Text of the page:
The series follows Walter White, a chemistry teacher who turns to cooking methamphetamine to provide for his family after he gets cancer. The show, which begins its final season Sunday, has attracted critical acclaim, a slew of awards and rabid fans — some of whom have crammed onto the trolley for a tour of Breaking Bad filming sites.

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Around the Nation
4:10 am
Sun August 11, 2013

Lottery Legend Has Seen A Lot Of Winning Tickets

In this 2011 photo, Tennessee Education Lottery President and CEO Rebecca Paul Hargrove and her finance officer, Andy Davis, stand after completing a presentation to a state Senate task force in Nashville.
Erik Schelzig AP

Originally published on Wed August 14, 2013 11:09 am

Life took a dramatic turn last week for 16 co-workers from a New Jersey town hit hard by Hurricane Sandy. The employees of a government garage in Ocean County reportedly have one of three winning tickets in the $448 million Powerball jackpot announced Wednesday.

Will their lives change for the better? Or will they end up like many lottery winners, losing the money, their relationships and their sense of self?

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Art & Design
2:07 am
Sun August 11, 2013

These Dioramas Are To Die For

This "Die-O-Rama" features a picnic lunch of body parts.
Marty Walsh Courtesy of Trifecta Gallery

Originally published on Wed August 14, 2013 11:09 am

If you like mysteries, thrillers or zombie flicks, you'll probably like Abigail Goldman's art.

Goldman takes the fake grass, dirt and tiny plastic people used in model railroad layouts, and turns them into imaginary crime scenes. She's been making the macabre art for four years, and it's become so popular there's a waiting list for her work.

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The Salt
1:55 am
Sun August 11, 2013

America, Are You Tough Enough To Drink Real Russian Kvas?

A man drinks fresh kvas, the ancient Russian fermented-bread drink, in Zvenigorod, 35 miles west of Moscow.
Dmitry Lovetsky AP

Originally published on Wed August 14, 2013 11:09 am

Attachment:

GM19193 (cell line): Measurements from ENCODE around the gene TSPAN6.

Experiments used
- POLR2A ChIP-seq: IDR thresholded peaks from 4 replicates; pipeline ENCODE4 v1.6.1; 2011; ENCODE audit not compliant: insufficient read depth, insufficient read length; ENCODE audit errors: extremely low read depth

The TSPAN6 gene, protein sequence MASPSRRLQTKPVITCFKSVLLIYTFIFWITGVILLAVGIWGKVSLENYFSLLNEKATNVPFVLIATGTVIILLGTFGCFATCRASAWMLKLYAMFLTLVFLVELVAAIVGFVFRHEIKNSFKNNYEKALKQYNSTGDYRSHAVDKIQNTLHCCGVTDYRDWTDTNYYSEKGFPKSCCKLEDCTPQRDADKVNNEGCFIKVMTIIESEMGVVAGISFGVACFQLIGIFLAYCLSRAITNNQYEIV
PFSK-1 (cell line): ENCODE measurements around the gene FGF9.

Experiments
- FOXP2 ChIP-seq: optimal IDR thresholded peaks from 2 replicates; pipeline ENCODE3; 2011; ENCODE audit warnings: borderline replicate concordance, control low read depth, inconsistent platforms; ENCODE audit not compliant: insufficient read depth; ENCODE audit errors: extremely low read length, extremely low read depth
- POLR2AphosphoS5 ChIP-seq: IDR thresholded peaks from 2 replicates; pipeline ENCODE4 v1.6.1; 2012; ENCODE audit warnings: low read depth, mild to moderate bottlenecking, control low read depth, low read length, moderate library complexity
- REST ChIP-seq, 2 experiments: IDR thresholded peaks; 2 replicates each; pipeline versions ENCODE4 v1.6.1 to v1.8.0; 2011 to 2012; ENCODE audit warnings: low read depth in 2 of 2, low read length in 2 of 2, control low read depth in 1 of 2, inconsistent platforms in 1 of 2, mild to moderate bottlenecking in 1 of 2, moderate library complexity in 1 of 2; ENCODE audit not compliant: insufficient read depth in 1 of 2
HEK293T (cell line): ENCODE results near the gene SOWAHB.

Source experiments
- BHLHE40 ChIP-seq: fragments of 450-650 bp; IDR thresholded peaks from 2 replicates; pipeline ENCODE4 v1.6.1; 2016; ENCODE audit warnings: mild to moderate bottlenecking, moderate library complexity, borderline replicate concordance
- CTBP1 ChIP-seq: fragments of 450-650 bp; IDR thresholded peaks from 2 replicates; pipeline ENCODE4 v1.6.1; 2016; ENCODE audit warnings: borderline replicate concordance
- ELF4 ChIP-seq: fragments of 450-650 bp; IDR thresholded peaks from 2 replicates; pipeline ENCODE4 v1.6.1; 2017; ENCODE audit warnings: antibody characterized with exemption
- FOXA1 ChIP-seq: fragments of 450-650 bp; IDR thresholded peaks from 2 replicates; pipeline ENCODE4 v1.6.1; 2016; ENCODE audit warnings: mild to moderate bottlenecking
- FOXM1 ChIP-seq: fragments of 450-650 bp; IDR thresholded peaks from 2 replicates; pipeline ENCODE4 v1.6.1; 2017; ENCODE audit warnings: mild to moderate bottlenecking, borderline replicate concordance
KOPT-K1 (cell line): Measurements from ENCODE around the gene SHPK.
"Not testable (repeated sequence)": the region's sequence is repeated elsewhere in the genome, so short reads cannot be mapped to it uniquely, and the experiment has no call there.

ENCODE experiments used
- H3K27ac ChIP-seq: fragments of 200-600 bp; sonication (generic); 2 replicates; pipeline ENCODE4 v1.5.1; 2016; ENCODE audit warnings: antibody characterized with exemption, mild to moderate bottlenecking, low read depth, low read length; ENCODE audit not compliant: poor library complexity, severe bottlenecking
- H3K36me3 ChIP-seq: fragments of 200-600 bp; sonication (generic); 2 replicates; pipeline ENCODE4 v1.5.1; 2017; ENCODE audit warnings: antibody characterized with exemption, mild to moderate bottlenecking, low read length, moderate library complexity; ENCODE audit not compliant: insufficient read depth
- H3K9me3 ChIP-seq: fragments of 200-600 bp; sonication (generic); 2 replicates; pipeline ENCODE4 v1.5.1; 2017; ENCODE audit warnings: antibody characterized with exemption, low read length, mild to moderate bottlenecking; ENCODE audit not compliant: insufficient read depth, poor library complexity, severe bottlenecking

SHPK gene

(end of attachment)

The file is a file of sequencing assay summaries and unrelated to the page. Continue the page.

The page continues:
While American kids stand in line for the ice cream truck on sweltering summer days, kids in Russia have historically queued up for something different: the kvas truck.

Kvas is a fermented grain drink, sort of like a barely alcoholic beer. And in the heat of the summer, it was served from a big barrel on wheels, with everyone lining up for their turn at the communal mug. It may sound like a far cry from rocket pops and ice cream sandwiches, but most Russians have fond memories.

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Shots - Health News
3:12 pm
Sat August 10, 2013

Booze Restores Vigor, Nine Of 10 Charlatans Agree

When dealing with aches and pains, sometimes the best way to get better is to feel better — and fast. Some popular medicines of old favored additives like cocaine.
Courtesy of the National Library of Medicine

Originally published on Sat August 10, 2013 5:05 pm

Feeling bilious? Have a swig of tonic. Got a kid with a toothache? A dab of cocaine tooth powder could do the trick.

Much to the shock of our 21st-century sensibilities, popular remedies of the late 19th century often contained strong mind-altering substances like cocaine and opium. And while patients may not have understood what the ingredients were or what they did, these heavy-hitting patent drugs could deliver a feeling of well-being, which may, in some cases, have led to actual well-being.